This afternoon I heard a recital by the 28-year-old organ virtuoso Paul Jacobs, who is the head of the Organ Department at the Juilliard School in NYC. He has gotten a fair amount of notoriety over the past few years for performing the musical equivalent of parlor tricks of marathon organ recitals; for example, the complete organ works of J.S. Bach in one 18-hour recital; or the complete organ works of Olivier Messiaen in one 9-hour concert. I felt almost cheated today that the program was a pretty standard mixed recital of only an hour and a half in duration.
There was the usual Bach (the Marcel Dupré transcription of “Wir danken dir” from Cantata 79 and the A Minor prelude and fugue), Messiaen (three movements from Livre du Saint Sacrement–two of the three which I myself played in church today–he didn’t choose the hard movements), Widor, Duruflé (the Toccata from the Suite) and Reger (the Wachet auf fantasia and fugue). The performer also added some unnecessary spoken program notes during the course of the program in an “ov-er-ly ar-ti-cu-lat-ed” style of speech.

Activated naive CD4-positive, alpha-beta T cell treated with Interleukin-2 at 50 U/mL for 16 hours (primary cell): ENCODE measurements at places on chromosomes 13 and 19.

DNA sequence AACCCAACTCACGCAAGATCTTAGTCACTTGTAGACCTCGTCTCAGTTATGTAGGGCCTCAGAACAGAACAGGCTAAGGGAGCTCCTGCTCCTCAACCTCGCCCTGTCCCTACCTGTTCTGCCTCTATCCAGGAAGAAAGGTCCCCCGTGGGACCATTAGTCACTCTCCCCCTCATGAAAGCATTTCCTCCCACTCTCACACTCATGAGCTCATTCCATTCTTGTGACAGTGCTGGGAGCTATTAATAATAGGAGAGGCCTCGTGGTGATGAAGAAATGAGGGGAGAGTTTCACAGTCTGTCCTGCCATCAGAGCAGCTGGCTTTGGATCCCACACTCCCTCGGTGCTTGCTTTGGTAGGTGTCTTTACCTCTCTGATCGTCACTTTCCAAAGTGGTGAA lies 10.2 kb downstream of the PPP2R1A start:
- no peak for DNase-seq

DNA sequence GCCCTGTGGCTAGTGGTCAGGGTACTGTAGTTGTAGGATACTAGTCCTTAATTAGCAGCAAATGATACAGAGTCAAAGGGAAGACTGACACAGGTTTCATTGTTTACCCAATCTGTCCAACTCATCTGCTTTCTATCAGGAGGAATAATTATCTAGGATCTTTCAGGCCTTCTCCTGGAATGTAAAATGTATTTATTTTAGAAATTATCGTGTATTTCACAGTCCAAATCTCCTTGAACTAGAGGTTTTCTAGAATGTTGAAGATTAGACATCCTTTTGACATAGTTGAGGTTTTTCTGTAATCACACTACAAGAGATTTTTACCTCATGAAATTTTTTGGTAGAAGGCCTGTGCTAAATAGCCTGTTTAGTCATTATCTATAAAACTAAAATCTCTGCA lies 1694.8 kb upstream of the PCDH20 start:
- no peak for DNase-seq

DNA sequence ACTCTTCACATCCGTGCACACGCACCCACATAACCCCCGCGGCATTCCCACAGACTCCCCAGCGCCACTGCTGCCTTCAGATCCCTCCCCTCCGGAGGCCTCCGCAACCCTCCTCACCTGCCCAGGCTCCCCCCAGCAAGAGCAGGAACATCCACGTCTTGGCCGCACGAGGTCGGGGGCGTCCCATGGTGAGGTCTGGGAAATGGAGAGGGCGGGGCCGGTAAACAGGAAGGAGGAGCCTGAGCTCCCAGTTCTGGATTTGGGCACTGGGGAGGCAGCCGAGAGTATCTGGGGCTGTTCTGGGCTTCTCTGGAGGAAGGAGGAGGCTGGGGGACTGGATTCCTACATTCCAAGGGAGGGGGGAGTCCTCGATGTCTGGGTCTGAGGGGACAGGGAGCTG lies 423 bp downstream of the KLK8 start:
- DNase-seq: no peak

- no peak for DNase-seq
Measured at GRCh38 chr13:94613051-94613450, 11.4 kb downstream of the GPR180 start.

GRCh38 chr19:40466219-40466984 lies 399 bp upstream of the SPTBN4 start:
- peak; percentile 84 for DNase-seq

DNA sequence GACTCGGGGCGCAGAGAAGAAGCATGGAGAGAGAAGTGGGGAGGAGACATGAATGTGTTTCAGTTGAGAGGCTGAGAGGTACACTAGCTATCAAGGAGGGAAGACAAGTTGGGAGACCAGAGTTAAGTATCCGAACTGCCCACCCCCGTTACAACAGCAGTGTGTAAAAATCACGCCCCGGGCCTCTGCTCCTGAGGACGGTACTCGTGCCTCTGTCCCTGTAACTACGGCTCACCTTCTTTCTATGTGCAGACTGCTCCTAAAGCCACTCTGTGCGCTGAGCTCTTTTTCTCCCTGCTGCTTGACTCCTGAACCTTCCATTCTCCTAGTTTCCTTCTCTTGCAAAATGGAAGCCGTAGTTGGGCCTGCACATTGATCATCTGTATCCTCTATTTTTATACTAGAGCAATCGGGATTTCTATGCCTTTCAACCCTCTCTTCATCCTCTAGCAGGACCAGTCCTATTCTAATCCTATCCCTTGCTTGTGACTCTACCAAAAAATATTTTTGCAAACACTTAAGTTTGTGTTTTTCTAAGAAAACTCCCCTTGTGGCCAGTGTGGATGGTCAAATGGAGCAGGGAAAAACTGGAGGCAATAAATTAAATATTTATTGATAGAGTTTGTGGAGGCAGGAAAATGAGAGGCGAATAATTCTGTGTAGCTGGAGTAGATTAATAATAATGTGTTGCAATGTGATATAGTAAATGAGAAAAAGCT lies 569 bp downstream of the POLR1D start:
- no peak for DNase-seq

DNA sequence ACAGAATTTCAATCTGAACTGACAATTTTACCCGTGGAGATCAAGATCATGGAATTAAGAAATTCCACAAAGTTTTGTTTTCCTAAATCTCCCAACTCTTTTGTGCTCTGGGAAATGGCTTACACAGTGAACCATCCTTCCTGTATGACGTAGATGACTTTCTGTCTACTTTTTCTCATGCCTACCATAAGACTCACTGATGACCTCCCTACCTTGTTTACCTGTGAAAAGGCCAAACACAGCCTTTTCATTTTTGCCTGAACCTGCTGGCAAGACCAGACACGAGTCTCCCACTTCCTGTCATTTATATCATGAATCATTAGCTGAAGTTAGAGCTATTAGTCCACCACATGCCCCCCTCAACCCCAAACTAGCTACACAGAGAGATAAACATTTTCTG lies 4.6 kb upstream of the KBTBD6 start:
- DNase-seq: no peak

If Jacobs had been paid by the note he would be well-off this evening. There were lots of notes, and most of them were in the right place at the right time. However, as a distinguished local organist (who can remain nameless here, but let’s just say that he knows what he’s talking about) pointed out to me that Jacobs playing was like his speaking–everything note perfect, but without much soul. He played entirely from memory (quite unusual for organ recitals), but beyond admiration for all the notes, I found it all quite lacking. The guy is young–maybe a few years of experience will give it more authority. Right now he seems like a prodigy not quite grown into his skills.
The audience was exceedingly slim–the product of not much advertising? a beautiful Fall afternoon? Cleveland Indians last home cliff-hanger game for the season? Too bad. If more people don’t go, Severance Hall will cancel the series, which would be too bad.